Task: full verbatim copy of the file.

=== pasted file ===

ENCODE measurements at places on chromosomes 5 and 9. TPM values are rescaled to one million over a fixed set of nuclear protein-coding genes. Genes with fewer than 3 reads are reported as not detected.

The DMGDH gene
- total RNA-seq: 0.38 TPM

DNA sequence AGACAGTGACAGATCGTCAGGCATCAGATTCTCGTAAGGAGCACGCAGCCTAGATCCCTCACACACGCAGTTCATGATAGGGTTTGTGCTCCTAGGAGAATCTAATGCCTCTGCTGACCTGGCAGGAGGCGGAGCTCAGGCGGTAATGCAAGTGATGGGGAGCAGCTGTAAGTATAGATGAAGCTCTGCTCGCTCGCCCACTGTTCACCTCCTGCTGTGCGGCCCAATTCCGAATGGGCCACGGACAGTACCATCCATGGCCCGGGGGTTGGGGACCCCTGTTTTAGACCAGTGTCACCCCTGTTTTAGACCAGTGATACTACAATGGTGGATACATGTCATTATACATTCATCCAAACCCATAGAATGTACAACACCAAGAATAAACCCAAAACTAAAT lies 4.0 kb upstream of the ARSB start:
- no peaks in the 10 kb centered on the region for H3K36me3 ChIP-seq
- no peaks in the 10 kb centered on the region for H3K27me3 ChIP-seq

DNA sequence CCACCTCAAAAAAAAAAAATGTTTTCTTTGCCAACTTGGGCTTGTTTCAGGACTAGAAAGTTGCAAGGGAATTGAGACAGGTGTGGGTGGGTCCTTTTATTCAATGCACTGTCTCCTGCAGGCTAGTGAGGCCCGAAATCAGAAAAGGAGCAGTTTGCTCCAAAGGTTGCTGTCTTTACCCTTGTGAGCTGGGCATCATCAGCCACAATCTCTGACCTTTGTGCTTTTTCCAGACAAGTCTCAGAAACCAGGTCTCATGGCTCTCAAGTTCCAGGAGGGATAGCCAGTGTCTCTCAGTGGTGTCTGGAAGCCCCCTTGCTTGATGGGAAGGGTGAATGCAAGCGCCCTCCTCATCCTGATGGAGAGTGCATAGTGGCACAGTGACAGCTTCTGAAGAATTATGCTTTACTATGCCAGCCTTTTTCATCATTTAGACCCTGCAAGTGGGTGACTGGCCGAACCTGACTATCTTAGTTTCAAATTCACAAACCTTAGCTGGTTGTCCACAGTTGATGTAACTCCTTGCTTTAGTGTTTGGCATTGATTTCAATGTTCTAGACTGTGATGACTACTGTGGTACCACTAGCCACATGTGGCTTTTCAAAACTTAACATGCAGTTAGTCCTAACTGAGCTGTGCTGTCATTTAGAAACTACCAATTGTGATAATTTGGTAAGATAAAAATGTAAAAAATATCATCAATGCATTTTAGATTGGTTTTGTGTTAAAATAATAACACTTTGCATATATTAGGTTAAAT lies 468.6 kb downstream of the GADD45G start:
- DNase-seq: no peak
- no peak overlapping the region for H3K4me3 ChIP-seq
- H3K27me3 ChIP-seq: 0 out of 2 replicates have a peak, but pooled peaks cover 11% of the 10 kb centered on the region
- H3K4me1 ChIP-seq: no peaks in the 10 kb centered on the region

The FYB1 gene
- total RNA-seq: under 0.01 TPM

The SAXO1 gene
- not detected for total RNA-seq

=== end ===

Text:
ENCODE measurements at places on chromosomes 5 and 9. TPM values are rescaled to one million over a fixed set of nuclear protein-coding genes. Genes with fewer than 3 reads are reported as not detected.

The DMGDH gene
- total RNA-seq: 0.38 TPM

DNA sequence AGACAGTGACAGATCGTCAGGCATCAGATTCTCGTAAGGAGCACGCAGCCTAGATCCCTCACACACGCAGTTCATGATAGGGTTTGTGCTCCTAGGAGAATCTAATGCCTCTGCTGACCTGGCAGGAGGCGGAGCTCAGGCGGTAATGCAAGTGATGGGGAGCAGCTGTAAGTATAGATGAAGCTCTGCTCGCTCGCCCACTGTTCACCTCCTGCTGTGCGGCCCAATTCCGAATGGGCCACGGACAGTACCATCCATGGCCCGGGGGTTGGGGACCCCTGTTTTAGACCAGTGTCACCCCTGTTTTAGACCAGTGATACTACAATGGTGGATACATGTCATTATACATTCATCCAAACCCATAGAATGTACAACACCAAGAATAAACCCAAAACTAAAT lies 4.0 kb upstream of the ARSB start:
- no peaks in the 10 kb centered on the region for H3K36me3 ChIP-seq
- no peaks in the 10 kb centered on the region for H3K27me3 ChIP-seq

DNA sequence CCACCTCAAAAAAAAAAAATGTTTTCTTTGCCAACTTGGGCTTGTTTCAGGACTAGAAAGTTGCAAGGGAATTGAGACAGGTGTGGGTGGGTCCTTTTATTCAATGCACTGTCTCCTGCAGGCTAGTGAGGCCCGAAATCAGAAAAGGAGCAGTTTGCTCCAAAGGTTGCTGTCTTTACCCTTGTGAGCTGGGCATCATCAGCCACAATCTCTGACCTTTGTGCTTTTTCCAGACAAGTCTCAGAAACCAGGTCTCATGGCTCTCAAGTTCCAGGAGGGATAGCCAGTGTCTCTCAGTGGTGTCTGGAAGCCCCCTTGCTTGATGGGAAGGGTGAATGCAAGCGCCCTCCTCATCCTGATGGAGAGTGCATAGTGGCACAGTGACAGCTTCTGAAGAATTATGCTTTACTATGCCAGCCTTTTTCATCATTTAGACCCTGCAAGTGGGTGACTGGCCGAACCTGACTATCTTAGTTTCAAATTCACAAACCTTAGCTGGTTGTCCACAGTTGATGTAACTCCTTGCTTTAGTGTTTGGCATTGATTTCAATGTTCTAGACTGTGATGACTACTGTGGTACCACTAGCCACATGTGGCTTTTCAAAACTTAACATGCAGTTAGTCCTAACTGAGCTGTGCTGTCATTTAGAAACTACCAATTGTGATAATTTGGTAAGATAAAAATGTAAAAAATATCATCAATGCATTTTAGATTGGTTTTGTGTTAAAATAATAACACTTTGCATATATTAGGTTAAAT lies 468.6 kb downstream of the GADD45G start:
- DNase-seq: no peak
- no peak overlapping the region for H3K4me3 ChIP-seq
- H3K27me3 ChIP-seq: 0 out of 2 replicates have a peak, but pooled peaks cover 11% of the 10 kb centered on the region
- H3K4me1 ChIP-seq: no peaks in the 10 kb centered on the region

The FYB1 gene
- total RNA-seq: under 0.01 TPM

The SAXO1 gene
- not detected for total RNA-seq